On Joe Rogan’s podcast, Keenan said “The four of us are a lot of fucking work, just to get anywhere, oh my god. Everything’s a fucking committee meeting and it always gets shut down”. While the lawsuit may have seriously delayed Tool’s plans for a fifth album, their writing process in and of itself seems like a strenuous and time-consuming exercise. Moreover, Keenan has involved himself in a plethora of projects, including writing albums with Puscifer and more recently A Perfect Circle, who dropped the politically charged Eat The Elephant last year. Along with his wine-making, cider-making and restaurant businesses and ju-jitsu academy, it’s no question that Keenan is a very busy man. He also had to have a hip replacement operation on his right hip a few years ago.

Despite Tool’s inner turmoil and everything that ensued, Fear Inoculum is worth the wait!


Not only have Tool managed to retain their ambition and finesse, but they’re also not afraid to experiment once again and see where that ambition takes them. Fear Inoculum is Tool’s longest album to date, clocking in at an unprecedented 90 minutes, yet only ten tracks make up the album, with six of them overstepping ten minutes. Furthermore, the new logo is strikingly unique, plus the background of what looks like a spiralling snake skin evokes a mysterious yet sinister feeling.

The title track, lead single and opener ‘Fear Inoculum’ was the only song to be unveiled prior to the album and on first hearing didn’t make a convincing first impression. It was certainly a case of Tool by the numbers: the song’s orchestration, production value, lyricism and progression adhered to the band’s rulebook. Initially, the song felt as though the sum of its parts weren’t as good as the individual parts themselves. After repeated listens though, ‘Fear Inoculum’ begins to make sense.

The delay effects on Chancellor’s bass profoundly resonate whilst Carey’s drums cultivate an unnerving aura. The lyrics indicate at a being known as The Deceiver who injects fear into the narrator (“Naïve, I opened up to you / Venom and mania / Now, contagion, I exhale you”) before courageously rejecting his foe soon after with “Exhale, expel / Recast my tale / Weave my allegorical elegy”. As the song nears its end, The Deceiver’s influence dwindles (“Your veil now, lift way / I see you running / Deceiver chased away / A long time coming”) as the instrumentation erupts into a devastating breakdown. The narrative this song imposes could suggest a fear of other people (“Fear the others”) and the truth itself (“Fear the light”) and the desire to run away from problems rather than confront them head-on.

The second track ‘Pneuma’ topically overlaps with ‘Parabola’ in terms of human experience and mortality. The central idea seems to be that humans are bound together spiritually into one single consciousness with the lyrics “Pneuma / Reach out and beyond / Wake up, remember / We are born of one breath, one word” furthering the theme of being spirits in the material world. The tempo and progression of the song reminisces Tool’s rendition of Led Zeppelin’s ‘No Quarter’ from their 2000 live album Salival. The visuals and effects give credence to the supernatural tendencies of ‘Pneuma’ and Adam Jones’ riffage and tone are second to none.

Speaking of Jones, his guitar work throughout Fear Inoculum is career-defining. Whether it’s on ‘Invincible’ or the mighty ‘7empest’, Jones proves that he can create energy and dynamism just by playing a single palm-muted note in various time signatures. Moreover, his soloing and guitar melody feel authentic and vivid in their simplicity and is a key reason why he is venerated by so many guitarists. ‘Chocolate Chip Trip’ demonstrates why Carey is respected by so many drummers. His knowledge of drumming techniques, coupled with his absolute control over his playing, particularly when it comes to transitioning between odd time signatures, is phenomenal. Every crash of a symbol and every hit on the snare and double-bass drums are executed with precision and conviction.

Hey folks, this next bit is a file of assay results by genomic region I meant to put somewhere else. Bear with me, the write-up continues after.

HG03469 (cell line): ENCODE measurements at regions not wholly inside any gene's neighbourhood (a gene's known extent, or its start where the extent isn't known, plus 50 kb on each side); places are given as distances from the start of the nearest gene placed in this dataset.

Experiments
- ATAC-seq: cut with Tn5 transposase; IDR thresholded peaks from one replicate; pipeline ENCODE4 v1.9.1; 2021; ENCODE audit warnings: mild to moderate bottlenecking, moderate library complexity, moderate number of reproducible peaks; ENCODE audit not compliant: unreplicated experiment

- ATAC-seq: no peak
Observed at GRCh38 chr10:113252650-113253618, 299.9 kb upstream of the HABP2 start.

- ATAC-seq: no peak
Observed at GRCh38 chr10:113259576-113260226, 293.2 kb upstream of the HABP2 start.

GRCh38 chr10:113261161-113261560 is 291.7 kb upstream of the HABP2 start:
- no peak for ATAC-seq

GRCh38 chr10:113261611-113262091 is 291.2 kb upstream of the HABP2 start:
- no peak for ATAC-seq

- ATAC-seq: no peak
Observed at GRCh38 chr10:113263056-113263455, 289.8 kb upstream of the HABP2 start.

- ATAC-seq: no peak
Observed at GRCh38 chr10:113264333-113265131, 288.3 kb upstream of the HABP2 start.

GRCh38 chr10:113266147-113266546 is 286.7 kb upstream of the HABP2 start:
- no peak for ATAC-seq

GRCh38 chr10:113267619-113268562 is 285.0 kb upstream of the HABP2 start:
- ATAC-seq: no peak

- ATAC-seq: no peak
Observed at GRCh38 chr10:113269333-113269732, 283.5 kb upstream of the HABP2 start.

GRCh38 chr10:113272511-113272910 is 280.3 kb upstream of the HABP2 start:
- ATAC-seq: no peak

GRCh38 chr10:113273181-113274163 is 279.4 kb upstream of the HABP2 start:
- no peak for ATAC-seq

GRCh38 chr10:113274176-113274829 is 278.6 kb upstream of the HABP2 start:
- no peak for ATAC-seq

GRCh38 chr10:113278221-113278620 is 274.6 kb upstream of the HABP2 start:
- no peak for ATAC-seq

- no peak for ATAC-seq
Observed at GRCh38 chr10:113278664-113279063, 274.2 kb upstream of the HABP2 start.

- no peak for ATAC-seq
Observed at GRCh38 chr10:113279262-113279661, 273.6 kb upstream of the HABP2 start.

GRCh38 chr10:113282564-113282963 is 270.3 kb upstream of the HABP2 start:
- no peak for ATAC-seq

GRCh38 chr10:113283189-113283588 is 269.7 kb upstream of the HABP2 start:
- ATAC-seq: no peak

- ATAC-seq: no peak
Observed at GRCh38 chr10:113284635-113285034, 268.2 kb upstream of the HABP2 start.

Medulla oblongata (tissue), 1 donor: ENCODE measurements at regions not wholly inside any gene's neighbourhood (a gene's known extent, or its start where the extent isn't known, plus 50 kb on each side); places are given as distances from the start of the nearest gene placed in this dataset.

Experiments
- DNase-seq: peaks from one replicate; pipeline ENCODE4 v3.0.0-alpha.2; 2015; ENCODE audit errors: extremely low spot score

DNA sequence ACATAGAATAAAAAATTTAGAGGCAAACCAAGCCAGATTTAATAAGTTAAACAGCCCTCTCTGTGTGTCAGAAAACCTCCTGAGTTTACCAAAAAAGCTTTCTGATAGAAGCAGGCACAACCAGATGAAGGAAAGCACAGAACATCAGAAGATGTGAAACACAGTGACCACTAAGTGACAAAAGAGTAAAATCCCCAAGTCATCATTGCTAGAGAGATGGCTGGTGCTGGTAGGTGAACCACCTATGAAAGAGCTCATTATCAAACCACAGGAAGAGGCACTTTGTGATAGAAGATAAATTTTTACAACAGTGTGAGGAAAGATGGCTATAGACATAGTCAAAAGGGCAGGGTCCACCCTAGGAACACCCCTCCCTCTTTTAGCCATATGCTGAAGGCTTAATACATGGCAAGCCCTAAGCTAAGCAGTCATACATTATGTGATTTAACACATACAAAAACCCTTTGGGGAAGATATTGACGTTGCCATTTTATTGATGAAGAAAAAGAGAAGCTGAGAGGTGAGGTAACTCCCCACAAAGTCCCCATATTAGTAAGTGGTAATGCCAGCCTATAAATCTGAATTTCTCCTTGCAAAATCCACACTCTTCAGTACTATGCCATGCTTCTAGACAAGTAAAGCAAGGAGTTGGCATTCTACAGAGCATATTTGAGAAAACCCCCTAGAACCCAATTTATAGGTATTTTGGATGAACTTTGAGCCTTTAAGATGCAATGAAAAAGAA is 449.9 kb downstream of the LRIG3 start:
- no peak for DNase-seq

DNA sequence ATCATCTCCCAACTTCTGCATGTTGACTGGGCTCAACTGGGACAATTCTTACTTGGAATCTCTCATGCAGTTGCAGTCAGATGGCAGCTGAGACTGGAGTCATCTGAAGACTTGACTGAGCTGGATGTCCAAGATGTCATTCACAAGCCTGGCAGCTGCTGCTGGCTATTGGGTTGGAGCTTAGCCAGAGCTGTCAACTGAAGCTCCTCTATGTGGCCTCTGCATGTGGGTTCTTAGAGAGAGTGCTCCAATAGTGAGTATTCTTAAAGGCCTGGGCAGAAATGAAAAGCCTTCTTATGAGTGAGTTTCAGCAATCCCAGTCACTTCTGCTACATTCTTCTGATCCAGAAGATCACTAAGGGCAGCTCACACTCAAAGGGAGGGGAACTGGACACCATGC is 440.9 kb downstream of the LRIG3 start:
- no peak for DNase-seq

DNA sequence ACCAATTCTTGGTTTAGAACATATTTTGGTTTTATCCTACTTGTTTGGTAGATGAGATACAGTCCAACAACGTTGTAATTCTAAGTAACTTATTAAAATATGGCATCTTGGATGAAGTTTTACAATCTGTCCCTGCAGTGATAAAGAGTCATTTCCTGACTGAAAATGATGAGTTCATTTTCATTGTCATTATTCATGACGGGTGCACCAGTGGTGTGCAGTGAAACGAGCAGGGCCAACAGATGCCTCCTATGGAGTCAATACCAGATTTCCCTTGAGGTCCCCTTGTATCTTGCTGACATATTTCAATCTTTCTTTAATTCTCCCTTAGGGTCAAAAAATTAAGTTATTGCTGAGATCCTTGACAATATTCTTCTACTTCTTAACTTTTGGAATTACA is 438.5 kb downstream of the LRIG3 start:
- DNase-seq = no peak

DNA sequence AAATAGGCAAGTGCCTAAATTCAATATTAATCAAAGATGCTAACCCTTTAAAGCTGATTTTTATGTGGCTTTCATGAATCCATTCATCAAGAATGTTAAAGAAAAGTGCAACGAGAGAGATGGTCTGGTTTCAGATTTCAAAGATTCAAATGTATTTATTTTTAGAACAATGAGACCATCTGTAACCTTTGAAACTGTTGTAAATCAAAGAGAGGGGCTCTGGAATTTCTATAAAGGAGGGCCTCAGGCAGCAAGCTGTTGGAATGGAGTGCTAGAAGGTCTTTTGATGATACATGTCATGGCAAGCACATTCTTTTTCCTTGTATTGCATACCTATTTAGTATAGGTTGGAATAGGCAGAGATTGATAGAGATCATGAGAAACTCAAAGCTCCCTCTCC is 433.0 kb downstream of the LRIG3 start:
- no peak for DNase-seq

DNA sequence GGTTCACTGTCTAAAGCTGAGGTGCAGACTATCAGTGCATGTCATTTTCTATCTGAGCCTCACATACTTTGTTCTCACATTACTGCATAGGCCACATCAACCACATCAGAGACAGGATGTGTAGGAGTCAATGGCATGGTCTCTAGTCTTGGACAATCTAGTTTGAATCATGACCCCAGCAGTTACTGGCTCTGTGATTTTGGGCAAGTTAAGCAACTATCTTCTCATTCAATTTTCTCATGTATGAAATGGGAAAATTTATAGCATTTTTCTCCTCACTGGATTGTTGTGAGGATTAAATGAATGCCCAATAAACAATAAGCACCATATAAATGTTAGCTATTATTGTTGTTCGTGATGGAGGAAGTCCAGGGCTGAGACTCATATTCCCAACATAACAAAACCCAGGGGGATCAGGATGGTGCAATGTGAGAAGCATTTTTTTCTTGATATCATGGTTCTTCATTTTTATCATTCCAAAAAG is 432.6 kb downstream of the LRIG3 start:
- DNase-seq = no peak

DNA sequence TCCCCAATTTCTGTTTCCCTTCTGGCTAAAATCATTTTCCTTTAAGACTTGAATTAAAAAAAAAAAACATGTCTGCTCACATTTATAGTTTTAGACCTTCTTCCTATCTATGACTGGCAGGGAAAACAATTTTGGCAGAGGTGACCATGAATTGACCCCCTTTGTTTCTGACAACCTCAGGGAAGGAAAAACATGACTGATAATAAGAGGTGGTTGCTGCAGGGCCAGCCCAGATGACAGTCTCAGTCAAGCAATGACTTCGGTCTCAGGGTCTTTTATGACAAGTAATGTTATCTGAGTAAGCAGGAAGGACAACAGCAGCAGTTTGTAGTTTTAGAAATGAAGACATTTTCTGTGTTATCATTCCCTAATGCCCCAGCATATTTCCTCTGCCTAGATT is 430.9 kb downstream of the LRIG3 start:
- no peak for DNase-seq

The music industry and Tool have clashed several times over the years which has resulted in censorship and hostility towards the band. They also don’t present themselves in music videos or film live concerts, most likely because of their desire for privacy and wanting audiences to focus on the music rather than them. But with streaming services quickly outpacing other forms of music consumption, Tool attempt to remain artistically relevant on ‘Invincible’. “Warrior struggling to remain relevant / Warrior struggling to remain consequential” sings Keenan as Tool fight what they know to be a losing battle (“False hope, perhaps / But the truth never got in my way / Before now, feel the sting / Feeling time bearing down”).

The 15-minute, rocket-fuelled ‘7empest’ will go down as a Tool masterpiece in years to come. Keenan’s vocals are outstandingly fierce and angry as he viciously attacks mainstream orthodoxy when what he notices is a tempest of destruction blustering towards humanity. “Calm as cookies and cream, so it seems / We’re not buying your dubious state of serenity / Acting all surprised when you’re caught in the lie” exposes the agenda of the mainstream narrative, even those who control it are scared. ‘Descending’ is just as doom-and-gloom where Keenan calls upon humanity to ascend from its descent into madness with “Come, our end, suddenly / All hail our lethargy / Concede suddenly / To the quickened dissolution / Pray we mitigate the ruin / Calling all to arms and order”.

Fear Inoculum achieves all the criteria that a Tool album should. They leave no stone unturned on this album whose 90-minute run-time packages some of their greatest material to date. It may have taken them over a decade but once again Tool seamlessly push the boundaries of the progressive and alternative metal genres and produce yet another classic. (9/10) (Harry Beynon)

Listen to Fear Inoculum by Tool here via Spotify, and tell us what you think below!